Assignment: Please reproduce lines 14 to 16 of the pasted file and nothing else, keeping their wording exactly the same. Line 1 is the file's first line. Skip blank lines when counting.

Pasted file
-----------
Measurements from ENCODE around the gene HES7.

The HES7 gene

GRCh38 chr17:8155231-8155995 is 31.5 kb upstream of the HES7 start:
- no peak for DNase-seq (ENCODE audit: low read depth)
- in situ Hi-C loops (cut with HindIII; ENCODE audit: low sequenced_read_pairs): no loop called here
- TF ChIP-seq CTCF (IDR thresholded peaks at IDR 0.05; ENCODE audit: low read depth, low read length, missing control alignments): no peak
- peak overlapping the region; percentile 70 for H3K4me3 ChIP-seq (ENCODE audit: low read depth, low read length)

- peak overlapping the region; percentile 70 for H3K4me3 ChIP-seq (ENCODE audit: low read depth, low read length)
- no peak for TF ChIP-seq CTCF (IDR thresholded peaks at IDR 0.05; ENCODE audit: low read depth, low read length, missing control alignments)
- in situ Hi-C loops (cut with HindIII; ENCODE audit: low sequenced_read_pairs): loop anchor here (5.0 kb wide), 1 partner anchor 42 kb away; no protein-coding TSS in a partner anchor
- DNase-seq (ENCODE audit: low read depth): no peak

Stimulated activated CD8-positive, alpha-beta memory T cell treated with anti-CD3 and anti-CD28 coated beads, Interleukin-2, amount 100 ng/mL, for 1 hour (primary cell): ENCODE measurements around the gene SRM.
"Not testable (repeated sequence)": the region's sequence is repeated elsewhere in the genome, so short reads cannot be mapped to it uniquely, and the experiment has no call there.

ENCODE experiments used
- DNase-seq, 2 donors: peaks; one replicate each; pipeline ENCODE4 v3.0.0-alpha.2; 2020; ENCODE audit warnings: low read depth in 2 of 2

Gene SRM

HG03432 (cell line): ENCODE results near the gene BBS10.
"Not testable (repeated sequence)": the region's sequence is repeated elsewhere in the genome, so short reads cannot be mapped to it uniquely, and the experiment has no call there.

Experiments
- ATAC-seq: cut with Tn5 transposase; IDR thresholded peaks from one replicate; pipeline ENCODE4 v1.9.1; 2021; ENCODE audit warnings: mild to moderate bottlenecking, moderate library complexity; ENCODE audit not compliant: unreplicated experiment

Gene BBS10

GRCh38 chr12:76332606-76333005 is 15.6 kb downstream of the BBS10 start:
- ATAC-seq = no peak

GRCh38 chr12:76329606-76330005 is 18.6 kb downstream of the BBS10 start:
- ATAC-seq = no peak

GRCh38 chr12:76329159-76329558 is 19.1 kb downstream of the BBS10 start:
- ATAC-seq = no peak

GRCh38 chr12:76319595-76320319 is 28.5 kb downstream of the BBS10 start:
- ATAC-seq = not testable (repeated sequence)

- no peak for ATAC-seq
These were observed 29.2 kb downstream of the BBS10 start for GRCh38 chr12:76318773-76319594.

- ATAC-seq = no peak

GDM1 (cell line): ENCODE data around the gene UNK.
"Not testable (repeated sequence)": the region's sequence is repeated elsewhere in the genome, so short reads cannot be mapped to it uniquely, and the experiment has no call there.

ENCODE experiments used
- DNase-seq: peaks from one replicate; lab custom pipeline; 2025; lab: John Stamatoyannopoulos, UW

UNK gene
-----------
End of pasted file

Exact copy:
ENCODE experiments used
- DNase-seq, 2 donors: peaks; one replicate each; pipeline ENCODE4 v3.0.0-alpha.2; 2020; ENCODE audit warnings: low read depth in 2 of 2

Gene SRM